Comparative Effectiveness Research for Prostate Cancer Radiation Therapy

Current Status and Future Directions

Xinglei Shen; Nicholas G Zaorsky; Mark V Mishra; Kathleen A Foley; Terry Hyslop; Sarah Hegarty; Laura T Pizzi; Adam P Dicker; Timothy N Showalter


Future Oncol. 2012;8(1):37-54. 

In This Article

Future Perspective on CER in Prostate Cancer RT

In addition to the high-priority question of treatment options for localized PC,[1] other important CER questions for RT include:

  • Which patients can safely avoid RT or other aggressive treatments altogether, in favor of AS?

  • What are the outcomes after stereotactic body RT, compared with other treatment options, for localized PC?

  • What complementary tools, such as endorectal balloons and image-guidance strategies, are most effective and cost effective for use in PC RT?

  • What are the optimal tools and schedules for patient follow-up after PC RT?

  • Which patients are more or less likely to experience normal tissue toxicities after PC RT, and how can the risk be reduced?

  • For which patients can a strategy of observation with early use of salvage SRT be safely used instead of adjuvant RT in patients with high-risk pathologic features after RP?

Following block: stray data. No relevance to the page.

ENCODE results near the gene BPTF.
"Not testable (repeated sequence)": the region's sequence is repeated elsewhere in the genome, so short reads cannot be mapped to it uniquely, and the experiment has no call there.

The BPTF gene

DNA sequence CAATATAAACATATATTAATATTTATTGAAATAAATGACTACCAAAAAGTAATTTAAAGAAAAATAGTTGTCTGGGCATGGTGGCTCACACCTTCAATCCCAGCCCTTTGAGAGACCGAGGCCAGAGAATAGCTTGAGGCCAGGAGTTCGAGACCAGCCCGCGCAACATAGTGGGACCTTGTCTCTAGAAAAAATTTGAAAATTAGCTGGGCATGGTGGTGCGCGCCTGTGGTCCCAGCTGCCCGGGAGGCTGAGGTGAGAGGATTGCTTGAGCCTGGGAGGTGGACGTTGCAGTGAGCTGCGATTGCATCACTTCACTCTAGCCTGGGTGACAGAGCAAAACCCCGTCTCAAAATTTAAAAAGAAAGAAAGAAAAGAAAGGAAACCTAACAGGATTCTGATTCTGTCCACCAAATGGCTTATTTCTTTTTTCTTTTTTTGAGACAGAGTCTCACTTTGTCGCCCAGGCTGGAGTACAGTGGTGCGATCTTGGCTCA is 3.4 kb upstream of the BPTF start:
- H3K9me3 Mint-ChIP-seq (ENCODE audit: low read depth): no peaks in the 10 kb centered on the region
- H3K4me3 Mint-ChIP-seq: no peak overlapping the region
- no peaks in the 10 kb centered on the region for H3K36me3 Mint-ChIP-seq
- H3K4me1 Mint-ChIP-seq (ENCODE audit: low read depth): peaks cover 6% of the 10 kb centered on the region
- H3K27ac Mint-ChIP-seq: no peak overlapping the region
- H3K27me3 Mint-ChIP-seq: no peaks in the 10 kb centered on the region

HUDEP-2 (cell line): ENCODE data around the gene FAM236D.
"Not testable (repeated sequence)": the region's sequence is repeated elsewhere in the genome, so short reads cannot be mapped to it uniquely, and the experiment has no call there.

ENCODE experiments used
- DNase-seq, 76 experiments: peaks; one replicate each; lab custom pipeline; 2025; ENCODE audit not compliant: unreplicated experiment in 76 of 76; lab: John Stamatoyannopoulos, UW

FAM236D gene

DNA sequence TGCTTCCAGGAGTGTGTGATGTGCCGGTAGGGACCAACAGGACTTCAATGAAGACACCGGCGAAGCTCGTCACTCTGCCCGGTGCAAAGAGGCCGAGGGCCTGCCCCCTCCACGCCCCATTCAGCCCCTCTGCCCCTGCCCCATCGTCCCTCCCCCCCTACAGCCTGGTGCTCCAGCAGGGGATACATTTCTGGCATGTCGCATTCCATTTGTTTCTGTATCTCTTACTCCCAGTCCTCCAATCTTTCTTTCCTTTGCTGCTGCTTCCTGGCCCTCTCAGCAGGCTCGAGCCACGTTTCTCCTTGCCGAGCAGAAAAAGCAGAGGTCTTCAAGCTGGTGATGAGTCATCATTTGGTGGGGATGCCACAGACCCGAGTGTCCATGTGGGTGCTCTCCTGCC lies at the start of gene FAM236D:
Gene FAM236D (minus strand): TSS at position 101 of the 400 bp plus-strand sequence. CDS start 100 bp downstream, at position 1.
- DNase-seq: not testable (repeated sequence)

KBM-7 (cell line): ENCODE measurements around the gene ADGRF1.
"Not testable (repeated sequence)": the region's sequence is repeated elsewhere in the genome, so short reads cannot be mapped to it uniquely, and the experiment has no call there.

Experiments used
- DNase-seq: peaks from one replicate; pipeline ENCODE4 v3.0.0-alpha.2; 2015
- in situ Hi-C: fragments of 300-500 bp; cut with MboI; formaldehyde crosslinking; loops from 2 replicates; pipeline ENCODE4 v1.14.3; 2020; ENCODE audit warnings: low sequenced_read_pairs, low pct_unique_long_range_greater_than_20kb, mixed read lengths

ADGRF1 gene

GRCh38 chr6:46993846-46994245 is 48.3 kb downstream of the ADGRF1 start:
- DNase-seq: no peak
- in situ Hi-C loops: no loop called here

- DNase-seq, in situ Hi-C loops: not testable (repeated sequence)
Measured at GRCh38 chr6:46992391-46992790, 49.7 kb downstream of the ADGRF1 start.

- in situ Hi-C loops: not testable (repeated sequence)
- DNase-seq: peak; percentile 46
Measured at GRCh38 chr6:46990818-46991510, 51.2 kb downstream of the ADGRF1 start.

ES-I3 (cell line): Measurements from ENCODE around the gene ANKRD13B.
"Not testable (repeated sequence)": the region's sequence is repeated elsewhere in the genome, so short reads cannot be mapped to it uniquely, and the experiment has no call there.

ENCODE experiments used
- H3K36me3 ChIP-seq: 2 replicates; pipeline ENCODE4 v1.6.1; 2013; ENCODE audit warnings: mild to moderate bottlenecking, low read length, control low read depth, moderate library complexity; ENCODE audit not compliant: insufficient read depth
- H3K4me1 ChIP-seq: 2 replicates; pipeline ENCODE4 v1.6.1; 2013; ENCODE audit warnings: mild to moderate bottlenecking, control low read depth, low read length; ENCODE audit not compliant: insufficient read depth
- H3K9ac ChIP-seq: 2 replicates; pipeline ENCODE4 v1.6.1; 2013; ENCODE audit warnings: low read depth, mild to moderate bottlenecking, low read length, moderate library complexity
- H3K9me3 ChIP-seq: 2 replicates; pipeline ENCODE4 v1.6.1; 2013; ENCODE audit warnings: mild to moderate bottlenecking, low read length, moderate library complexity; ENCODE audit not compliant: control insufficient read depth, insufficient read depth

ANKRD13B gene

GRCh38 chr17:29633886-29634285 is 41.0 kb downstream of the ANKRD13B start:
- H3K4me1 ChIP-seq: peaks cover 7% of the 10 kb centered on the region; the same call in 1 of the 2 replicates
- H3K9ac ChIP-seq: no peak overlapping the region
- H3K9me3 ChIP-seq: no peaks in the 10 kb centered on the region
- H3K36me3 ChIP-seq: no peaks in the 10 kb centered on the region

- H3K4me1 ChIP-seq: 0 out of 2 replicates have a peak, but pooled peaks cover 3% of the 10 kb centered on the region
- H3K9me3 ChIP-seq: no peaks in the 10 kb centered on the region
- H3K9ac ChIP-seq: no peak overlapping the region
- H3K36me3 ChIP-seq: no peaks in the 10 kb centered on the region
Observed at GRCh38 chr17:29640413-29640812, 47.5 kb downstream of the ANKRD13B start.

The final question, regarding adjuvant RT versus observation with selective use of salvage RT, is particularly urgent. Randomized trials of adjuvant versus observation in patients with extracapsular extension, seminal vesicle invasion or positive margin after RP have consistently reported improved biochemical progression-free survival with adjuvant RT[102,103] and improved survival with longer follow-up.[5] Despite these data, only a small percentage of patients eligible for adjuvant RT receive RT.[137] The rationale for avoiding RT in these patients has been that a strategy of early SRT may offer equivalent survival while sparing RT for a percentage of patients.[138] This strategy is currently being tested in a RCT (the MRC/NCIC RADICALS trial). However, a crucial concern in these patients is their ability to adhere to appropriate follow-up under-usual care conditions. Given the increased scrutiny and close follow-up in randomized studies, this may be inadequately tested in efficacy trials. Instead, the ART-versus-early-SRT question may better be addressed through CER methods. Indeed, regardless of the outcome, comparison of ART versus early SRT will have a profound impact on treatment recommendation for a large subpopulation of patients with PC.

Long-term goals for CER involve development of infrastructure to improve the accuracy and reliability of CER methods. These include expansion of current databases to create more linked data, such as the expansion of SEER-Medicare to younger patients with private insurance, and inclusion of better quality radiation data, such as prescribed dose and dose–volume histogram information for target volumes and normal tissues. Development of improved databases that are linked to a wider range of variable will improve the reliability of observational CER studies. Finally, bringing the concept of effectiveness to the design of prospective trials at a cooperative group level will promote the acceptance and quality of CER results.


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